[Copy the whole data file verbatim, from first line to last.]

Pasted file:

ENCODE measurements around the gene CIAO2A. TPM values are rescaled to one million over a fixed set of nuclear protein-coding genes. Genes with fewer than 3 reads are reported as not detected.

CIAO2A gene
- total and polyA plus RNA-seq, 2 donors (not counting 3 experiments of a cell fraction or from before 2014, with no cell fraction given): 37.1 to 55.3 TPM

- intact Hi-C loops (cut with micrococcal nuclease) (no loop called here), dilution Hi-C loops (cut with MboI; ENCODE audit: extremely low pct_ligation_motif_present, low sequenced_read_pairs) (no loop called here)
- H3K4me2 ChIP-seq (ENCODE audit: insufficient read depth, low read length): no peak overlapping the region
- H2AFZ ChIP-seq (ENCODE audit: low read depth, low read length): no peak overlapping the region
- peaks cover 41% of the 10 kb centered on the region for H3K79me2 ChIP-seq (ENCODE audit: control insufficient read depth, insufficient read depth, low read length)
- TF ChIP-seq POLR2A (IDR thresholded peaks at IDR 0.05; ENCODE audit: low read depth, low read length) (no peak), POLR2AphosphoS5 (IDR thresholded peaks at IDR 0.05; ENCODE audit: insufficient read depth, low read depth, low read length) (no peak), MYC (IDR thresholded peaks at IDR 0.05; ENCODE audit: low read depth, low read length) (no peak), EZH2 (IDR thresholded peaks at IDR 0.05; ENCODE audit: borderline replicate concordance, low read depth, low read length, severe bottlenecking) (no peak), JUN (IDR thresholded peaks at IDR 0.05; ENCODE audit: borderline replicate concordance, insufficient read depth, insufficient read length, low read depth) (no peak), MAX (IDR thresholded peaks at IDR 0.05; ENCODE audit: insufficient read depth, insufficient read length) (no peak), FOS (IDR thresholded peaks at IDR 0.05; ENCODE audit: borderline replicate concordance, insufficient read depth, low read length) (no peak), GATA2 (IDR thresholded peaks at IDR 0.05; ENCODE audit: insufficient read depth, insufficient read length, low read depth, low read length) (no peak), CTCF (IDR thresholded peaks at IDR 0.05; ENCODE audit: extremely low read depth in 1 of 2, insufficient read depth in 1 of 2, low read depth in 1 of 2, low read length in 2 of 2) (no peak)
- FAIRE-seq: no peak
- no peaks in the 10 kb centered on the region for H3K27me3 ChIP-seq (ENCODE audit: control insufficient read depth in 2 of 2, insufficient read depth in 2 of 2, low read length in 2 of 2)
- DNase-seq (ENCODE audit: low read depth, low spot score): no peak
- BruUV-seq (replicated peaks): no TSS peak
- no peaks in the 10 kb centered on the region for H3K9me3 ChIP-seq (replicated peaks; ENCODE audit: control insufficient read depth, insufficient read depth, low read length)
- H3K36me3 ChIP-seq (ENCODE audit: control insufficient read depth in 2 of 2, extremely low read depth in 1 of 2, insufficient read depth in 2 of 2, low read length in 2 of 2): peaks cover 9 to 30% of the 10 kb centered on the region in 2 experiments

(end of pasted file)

ENCODE measurements around the gene CIAO2A. TPM values are rescaled to one million over a fixed set of nuclear protein-coding genes. Genes with fewer than 3 reads are reported as not detected.

CIAO2A gene
- total and polyA plus RNA-seq, 2 donors (not counting 3 experiments of a cell fraction or from before 2014, with no cell fraction given): 37.1 to 55.3 TPM

- intact Hi-C loops (cut with micrococcal nuclease) (no loop called here), dilution Hi-C loops (cut with MboI; ENCODE audit: extremely low pct_ligation_motif_present, low sequenced_read_pairs) (no loop called here)
- H3K4me2 ChIP-seq (ENCODE audit: insufficient read depth, low read length): no peak overlapping the region
- H2AFZ ChIP-seq (ENCODE audit: low read depth, low read length): no peak overlapping the region
- peaks cover 41% of the 10 kb centered on the region for H3K79me2 ChIP-seq (ENCODE audit: control insufficient read depth, insufficient read depth, low read length)
- TF ChIP-seq POLR2A (IDR thresholded peaks at IDR 0.05; ENCODE audit: low read depth, low read length) (no peak), POLR2AphosphoS5 (IDR thresholded peaks at IDR 0.05; ENCODE audit: insufficient read depth, low read depth, low read length) (no peak), MYC (IDR thresholded peaks at IDR 0.05; ENCODE audit: low read depth, low read length) (no peak), EZH2 (IDR thresholded peaks at IDR 0.05; ENCODE audit: borderline replicate concordance, low read depth, low read length, severe bottlenecking) (no peak), JUN (IDR thresholded peaks at IDR 0.05; ENCODE audit: borderline replicate concordance, insufficient read depth, insufficient read length, low read depth) (no peak), MAX (IDR thresholded peaks at IDR 0.05; ENCODE audit: insufficient read depth, insufficient read length) (no peak), FOS (IDR thresholded peaks at IDR 0.05; ENCODE audit: borderline replicate concordance, insufficient read depth, low read length) (no peak), GATA2 (IDR thresholded peaks at IDR 0.05; ENCODE audit: insufficient read depth, insufficient read length, low read depth, low read length) (no peak), CTCF (IDR thresholded peaks at IDR 0.05; ENCODE audit: extremely low read depth in 1 of 2, insufficient read depth in 1 of 2, low read depth in 1 of 2, low read length in 2 of 2) (no peak)
- FAIRE-seq: no peak
- no peaks in the 10 kb centered on the region for H3K27me3 ChIP-seq (ENCODE audit: control insufficient read depth in 2 of 2, insufficient read depth in 2 of 2, low read length in 2 of 2)
- DNase-seq (ENCODE audit: low read depth, low spot score): no peak
- BruUV-seq (replicated peaks): no TSS peak
- no peaks in the 10 kb centered on the region for H3K9me3 ChIP-seq (replicated peaks; ENCODE audit: control insufficient read depth, insufficient read depth, low read length)
- H3K36me3 ChIP-seq (ENCODE audit: control insufficient read depth in 2 of 2, extremely low read depth in 1 of 2, insufficient read depth in 2 of 2, low read length in 2 of 2): peaks cover 9 to 30% of the 10 kb centered on the region in 2 experiments